Aaron Bushnell's self-immolation reflects the tragedy of inaction over Gaza

A ceasefire deal may be close, but without a permanent end to fighting frustration and anguish will continue to grow

Powered by automated translation

Protests against Israel’s ongoing war in Gaza have become a near-daily occurrence in the US, whose government has up to now backed Israel’s campaign unequivocally. On Sunday, however, the country witnessed the most shocking demonstration yet, when a US Air Force serviceman self-immolated outside the Israeli embassy in Washington.

The man was on fire for an entire minute, shouting “Free Palestine” between screams of agony as police officers rounded on him with their guns raised, ordering him – inexplicably – to “get on the ground”. In what appeared to be a moment of sudden clarity, a security guard at the scene yelled to other responding officers: “I don’t need guns – I need fire extinguishers!”

The serviceman died in hospital from his injuries. Meanwhile, efforts to forge a peace in Gaza continue. Israeli Prime Minister Benjamin Netanyahu promised on Sunday that whatever the outcome of ongoing talks to secure a humanitarian ceasefire, his government will press on with plans to attack the Gazan city of Rafah, where hundreds of thousands of displaced Palestinian civilians are sheltering.

Protests against Israel’s ongoing war in Gaza have become a near-daily occurrence in the US

The ceasefire talks, taking place between Israel, the US, Egypt and Qatar, are making progress, according to US National Security Adviser Jake Sullivan. The countries’ representatives met in Paris on Sunday and “came to an understanding”, according to Mr Sullivan, about “what the basic contours of a hostage deal for a temporary ceasefire would look like”.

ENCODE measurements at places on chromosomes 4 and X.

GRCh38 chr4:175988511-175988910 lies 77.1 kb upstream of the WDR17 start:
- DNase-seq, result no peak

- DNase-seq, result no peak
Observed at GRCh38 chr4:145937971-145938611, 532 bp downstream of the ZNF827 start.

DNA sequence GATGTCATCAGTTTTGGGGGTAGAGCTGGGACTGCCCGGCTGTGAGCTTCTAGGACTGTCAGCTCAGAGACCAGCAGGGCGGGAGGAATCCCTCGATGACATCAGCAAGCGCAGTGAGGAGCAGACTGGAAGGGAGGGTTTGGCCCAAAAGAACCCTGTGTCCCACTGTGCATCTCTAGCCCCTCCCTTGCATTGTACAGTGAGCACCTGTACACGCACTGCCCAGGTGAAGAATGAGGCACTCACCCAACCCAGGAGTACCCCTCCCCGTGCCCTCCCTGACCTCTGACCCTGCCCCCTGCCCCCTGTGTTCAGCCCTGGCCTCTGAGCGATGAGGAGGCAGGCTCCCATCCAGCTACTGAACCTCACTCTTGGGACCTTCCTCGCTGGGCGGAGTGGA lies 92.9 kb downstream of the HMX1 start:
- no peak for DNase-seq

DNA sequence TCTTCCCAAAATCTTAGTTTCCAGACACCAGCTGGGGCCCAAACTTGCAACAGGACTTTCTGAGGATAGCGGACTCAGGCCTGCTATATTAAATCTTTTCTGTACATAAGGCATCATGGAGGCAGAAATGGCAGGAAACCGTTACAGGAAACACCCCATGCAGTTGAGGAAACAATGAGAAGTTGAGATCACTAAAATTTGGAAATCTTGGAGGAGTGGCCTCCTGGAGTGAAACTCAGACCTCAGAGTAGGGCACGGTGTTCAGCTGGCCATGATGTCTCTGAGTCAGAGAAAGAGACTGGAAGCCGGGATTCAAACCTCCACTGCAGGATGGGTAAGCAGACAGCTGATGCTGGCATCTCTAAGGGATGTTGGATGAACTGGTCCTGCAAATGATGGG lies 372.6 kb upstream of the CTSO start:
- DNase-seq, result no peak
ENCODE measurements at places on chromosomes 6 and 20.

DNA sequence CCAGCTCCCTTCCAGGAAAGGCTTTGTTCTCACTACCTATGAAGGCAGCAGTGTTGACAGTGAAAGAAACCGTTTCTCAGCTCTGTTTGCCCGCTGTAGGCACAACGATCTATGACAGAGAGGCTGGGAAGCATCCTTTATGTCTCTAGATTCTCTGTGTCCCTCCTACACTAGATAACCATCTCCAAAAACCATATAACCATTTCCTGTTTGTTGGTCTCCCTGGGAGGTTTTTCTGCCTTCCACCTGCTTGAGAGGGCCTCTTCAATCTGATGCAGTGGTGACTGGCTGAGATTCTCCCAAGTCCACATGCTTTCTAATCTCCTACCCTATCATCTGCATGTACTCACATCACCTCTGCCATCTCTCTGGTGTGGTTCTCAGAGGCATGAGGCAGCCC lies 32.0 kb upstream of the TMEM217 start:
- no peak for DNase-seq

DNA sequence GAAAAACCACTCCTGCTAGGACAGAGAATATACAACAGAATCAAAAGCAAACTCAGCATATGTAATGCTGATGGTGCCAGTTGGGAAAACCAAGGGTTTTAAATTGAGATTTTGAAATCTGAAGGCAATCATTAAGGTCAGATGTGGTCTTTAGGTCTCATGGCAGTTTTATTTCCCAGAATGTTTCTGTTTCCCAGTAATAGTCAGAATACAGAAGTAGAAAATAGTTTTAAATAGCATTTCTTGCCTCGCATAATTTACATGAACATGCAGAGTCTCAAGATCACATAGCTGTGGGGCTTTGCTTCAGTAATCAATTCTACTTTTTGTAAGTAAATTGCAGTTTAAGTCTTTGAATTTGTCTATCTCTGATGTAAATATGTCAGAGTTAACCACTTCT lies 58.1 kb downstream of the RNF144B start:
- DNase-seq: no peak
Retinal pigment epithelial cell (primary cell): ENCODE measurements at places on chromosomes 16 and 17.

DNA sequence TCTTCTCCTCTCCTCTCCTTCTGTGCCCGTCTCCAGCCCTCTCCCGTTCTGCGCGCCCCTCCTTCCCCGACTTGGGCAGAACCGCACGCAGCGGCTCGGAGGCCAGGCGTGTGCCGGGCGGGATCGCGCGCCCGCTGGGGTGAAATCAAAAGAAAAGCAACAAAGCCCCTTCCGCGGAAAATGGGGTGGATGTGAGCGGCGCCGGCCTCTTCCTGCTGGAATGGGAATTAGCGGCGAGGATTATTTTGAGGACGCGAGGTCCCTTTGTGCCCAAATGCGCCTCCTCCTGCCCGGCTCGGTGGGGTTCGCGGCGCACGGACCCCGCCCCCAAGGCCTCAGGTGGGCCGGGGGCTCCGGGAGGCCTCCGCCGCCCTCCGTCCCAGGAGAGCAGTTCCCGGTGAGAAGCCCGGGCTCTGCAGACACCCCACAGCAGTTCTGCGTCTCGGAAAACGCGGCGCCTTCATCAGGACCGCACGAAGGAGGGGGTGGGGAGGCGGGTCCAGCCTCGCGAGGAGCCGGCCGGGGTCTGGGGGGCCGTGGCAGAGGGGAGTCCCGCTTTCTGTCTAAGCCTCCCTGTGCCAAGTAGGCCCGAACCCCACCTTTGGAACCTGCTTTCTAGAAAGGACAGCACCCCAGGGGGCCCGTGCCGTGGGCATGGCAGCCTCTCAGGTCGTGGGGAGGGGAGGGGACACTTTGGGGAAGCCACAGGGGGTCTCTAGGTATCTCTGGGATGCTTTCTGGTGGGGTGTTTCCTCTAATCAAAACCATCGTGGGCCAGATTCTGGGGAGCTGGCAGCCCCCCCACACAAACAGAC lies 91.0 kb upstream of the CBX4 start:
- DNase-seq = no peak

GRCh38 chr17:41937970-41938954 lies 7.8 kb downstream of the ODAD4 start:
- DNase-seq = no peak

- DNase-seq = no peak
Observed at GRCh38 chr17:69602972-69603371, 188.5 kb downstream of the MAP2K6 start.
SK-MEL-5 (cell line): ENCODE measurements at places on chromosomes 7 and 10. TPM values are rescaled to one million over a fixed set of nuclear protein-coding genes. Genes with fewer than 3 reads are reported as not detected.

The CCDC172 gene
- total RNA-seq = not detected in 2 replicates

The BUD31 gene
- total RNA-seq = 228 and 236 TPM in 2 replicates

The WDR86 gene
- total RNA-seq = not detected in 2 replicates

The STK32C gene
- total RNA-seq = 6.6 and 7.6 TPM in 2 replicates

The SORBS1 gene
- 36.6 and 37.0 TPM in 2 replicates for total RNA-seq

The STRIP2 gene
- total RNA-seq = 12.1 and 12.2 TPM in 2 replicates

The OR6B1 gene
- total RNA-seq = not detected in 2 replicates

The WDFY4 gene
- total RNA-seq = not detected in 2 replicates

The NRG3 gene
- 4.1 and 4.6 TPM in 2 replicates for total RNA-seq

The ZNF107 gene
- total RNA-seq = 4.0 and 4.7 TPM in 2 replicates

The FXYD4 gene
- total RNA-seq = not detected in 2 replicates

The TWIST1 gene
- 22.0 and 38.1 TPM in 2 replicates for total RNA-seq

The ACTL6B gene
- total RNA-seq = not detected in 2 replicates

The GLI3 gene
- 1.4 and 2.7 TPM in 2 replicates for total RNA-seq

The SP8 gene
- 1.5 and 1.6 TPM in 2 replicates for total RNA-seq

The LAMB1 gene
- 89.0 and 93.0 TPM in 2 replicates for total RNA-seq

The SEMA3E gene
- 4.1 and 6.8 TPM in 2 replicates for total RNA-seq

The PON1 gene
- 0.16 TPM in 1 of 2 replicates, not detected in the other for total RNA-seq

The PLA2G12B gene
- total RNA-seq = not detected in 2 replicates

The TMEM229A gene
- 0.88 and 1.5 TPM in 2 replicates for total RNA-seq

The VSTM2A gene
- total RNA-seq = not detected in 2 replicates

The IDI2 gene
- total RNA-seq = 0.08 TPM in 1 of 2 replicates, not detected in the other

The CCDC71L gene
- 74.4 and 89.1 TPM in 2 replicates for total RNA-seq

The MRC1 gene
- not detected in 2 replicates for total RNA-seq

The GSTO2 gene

Any pause in fighting would present a valuable opportunity for humanitarian aid to reach beleaguered Palestinian civilians. And the release of hostages held by Hamas would be good news; they should never have been taken in the first place.

But Mr Netanyahu’s assertion that a deal would simply “delay” his designs on Rafah, coupled with the US’s insistence on any ceasefire being “temporary”, gives plenty of cause for alarm. If the primary motivation driving Israel’s war is the release of hostages, then it should seize the opportunity in the deal under discussion to end hostilities in exchange for their release. If the reasoning behind the war is something else – the “total destruction of Hamas”, as Mr Netanyahu has previously said, or some unspecified amount of revenge for Hamas’s October 7 attacks – then a drawn-out conflict would surely be on the horizon.

That would risk reversing the gains of any truce agreement and more. During a meeting with Palestinian President Mahmoud Abbas in Amman on Sunday, Jordan’s King Abdullah warned that a continuation of the war into Ramadan would “raise the danger of the expansion of the conflict”, with wider ramifications in the region.

Washington should take heed of that message as it gauges how to manage its junior ally’s bellicosity amid ceasefire talks. It should pay even closer attention to the growing discontent in America itself over a pro-war policy that becomes more inexplicable by the day.

Published: February 27, 2024, 3:00 AM